8.Nitrates in groundwater

(mg of NO3/l and % monitoring stations with value above 50 mg NO3/l)

Clean water: reduce nutrient losses by at least 50% in safe groundwater resources

EEA 28

Biodiversity and ecosystems (Article 2(2)(e))

9.Designated terrestrial and marine protected areas 29

(% of total area)

Nature protection: legally protect at least 30% of the EU’s land area and 30% of the EU’s sea area by 2030 30


10.Common bird index

(index: 1990 = 100)

Biodiversity preservation: reverse the decline in populations of common birds 31

EBCC/ 32

BirdLife/ RSPB/CSO


11.Forest connectivity

(0-100 % 33 )

Healthy ecosystems: increase the degree of connectivity in forest ecosystems, with a view to creating and integrating ecological corridors 34  and increase climate change resilience

Joint Research Centre

Environmental and climate pressures related to EU production and consumption (Article 2(2)(f))

12.Energy consumption

(in million tonnes of oil equivalent)

Energy efficiency: reduce (primary and final) energy consumption by at least 13% by 2030 compared to 2020 35


13.Share of renewable energy in gross final energy consumption (in %) 36

Sustainable energy: at least [45%] of energy from renewable sources in gross final energy consumption by 2030 37  


14.Circular material use rate

(in % to the overall material use)

Sustainable industry: double the ratio of circular material use by 2030 compared to 2020 38


15.Share of buses and trains in inland passenger transport

(% of total inland passenger transport, expressed in passenger-kilometres)

Sustainable mobility: Increase the share of collective transport modes (buses, coaches and trains)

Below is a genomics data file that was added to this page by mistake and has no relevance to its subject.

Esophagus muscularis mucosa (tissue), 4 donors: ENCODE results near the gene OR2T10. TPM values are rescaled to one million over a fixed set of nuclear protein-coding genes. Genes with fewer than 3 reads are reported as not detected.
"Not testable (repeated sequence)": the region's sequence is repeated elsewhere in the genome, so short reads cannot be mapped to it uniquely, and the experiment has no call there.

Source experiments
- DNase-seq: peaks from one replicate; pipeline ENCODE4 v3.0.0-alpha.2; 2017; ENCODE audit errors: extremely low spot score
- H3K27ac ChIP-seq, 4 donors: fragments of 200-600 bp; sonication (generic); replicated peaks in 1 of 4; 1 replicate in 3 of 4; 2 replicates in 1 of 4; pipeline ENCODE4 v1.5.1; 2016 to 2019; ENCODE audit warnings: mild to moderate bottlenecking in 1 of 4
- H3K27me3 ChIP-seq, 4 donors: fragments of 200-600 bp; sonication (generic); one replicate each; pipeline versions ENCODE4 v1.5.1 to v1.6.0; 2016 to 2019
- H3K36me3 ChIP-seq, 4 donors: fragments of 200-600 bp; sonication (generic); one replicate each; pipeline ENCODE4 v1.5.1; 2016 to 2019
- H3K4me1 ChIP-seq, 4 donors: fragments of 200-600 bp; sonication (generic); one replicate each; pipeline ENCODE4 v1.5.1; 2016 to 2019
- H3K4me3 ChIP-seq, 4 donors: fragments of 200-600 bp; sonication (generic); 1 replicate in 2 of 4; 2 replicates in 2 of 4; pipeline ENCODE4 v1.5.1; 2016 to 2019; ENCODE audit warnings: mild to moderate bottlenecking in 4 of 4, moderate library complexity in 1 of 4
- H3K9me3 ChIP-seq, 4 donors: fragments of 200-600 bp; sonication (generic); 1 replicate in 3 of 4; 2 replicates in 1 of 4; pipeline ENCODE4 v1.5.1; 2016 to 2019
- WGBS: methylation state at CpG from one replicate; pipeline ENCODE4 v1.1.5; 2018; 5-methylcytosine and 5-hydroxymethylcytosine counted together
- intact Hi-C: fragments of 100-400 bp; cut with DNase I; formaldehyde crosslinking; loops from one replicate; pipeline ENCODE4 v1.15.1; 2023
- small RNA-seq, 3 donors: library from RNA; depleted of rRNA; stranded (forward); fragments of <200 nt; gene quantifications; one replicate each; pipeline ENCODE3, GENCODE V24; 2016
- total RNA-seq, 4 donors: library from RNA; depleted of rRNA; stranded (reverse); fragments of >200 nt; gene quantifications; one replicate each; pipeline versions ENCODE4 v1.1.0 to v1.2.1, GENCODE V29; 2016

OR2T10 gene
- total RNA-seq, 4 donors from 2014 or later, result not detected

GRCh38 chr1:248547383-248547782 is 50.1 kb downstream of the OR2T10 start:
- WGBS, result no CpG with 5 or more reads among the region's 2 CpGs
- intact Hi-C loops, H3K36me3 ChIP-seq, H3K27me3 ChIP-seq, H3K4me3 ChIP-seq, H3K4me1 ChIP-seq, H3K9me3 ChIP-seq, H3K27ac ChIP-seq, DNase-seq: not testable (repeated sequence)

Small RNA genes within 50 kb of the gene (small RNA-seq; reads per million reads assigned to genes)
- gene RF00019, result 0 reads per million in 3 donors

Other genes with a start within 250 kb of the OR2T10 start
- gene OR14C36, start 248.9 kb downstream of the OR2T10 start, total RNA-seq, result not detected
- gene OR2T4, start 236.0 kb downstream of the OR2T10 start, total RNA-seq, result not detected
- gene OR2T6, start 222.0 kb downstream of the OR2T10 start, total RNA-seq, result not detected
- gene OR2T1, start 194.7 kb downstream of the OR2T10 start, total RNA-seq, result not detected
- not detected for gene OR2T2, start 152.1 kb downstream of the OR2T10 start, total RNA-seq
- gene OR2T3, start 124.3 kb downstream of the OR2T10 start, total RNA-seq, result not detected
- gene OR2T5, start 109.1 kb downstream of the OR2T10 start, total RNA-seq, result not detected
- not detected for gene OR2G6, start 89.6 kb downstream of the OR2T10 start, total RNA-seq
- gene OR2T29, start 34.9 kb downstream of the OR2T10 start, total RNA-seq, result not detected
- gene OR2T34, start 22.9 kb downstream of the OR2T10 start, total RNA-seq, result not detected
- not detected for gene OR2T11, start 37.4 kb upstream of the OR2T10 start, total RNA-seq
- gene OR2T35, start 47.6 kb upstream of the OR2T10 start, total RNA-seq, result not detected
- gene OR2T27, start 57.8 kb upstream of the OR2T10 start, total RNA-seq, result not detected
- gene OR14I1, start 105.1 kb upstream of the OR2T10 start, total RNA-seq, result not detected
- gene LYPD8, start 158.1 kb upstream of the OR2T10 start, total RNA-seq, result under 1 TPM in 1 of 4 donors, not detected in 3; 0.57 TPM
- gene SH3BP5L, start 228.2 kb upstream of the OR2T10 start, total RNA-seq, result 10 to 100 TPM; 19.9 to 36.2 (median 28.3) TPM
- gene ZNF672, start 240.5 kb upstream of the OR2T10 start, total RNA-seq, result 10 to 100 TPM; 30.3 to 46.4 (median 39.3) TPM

16.Area under organic farming

(% of utilised agricultural area in km2)

Sustainable agriculture: 25% of EU agricultural land organically farmed by 2030 39


Enabling conditions (Article 3)

17.Share of environmental taxes in total tax revenues (in %)

Making polluters pay: increase the share of environmental taxes in total revenues from taxes and social contributions


18.Fossil fuel subsidies

(EUR million) 40

Making polluters pay: reduce environmentally harmful subsidies, in particular fossil fuel subsidies, with a view to phasing them out without delay

European Commission

19.Environmental protection expenditure

(EUR billion and % GDP)

Financing the transition: increase spending by households, corporations and governments on preventing, reducing and eliminating pollution and other environmental degradation


20.Green bonds

(% of total bonds issued)

Sustainable investments: increase the issuance of green bonds to boost public and private financing for green investments

EEA 41

21.Eco-innovation index 42

Member States’ performance compared to EU average

(EU = 100) and trend

Innovation for sustainability: increasing eco-innovation as a driver for the green transition

Eco-Innovation Observatory

Living well, within planetary boundaries (Article 2(1))

22.Land take

(km2 per year)

Planetary boundaries/sustainable use of land: no net land take by 2050 43


23.Water exploitation index plus 44

(in %)

Planetary boundaries/sustainable use of water: reduce water scarcity 45


24.Consumption footprint 46

(based on life cycle assessment )

Sustainable consumption: significantly decrease the EU’s consumption footprint 47 , i.e. the environmental impact of consumption

Joint Research Centre

25.Employment and gross added value of environmental goods and services sector

(% of total economy)

Sustainable competitiveness: increase of the shares of the green economy and of green employment in the whole economy 48


26.PLACEHOLDER Environmental inequalities 49

Environmental wellbeing: reduce environmental inequalities and ensure a fair transition

5.Closing indicator gaps

The consultations revealed some monitoring gaps regarding indicators that could be useful for environment and climate policymaking in the coming years. For instance, there are no suitable indicators yet for monitoring healthy ecosystems and soils or sustainable use of chemicals. Although monitoring data are collected in many areas, some existing reporting requirements do not include annual data sharing at EU level, e.g. data on marine litter or chemicals in water are reported to the EU only every 6 years. Better implementation of existing legislation and the drive for open data spaces in EU policies 50 will address this bottleneck.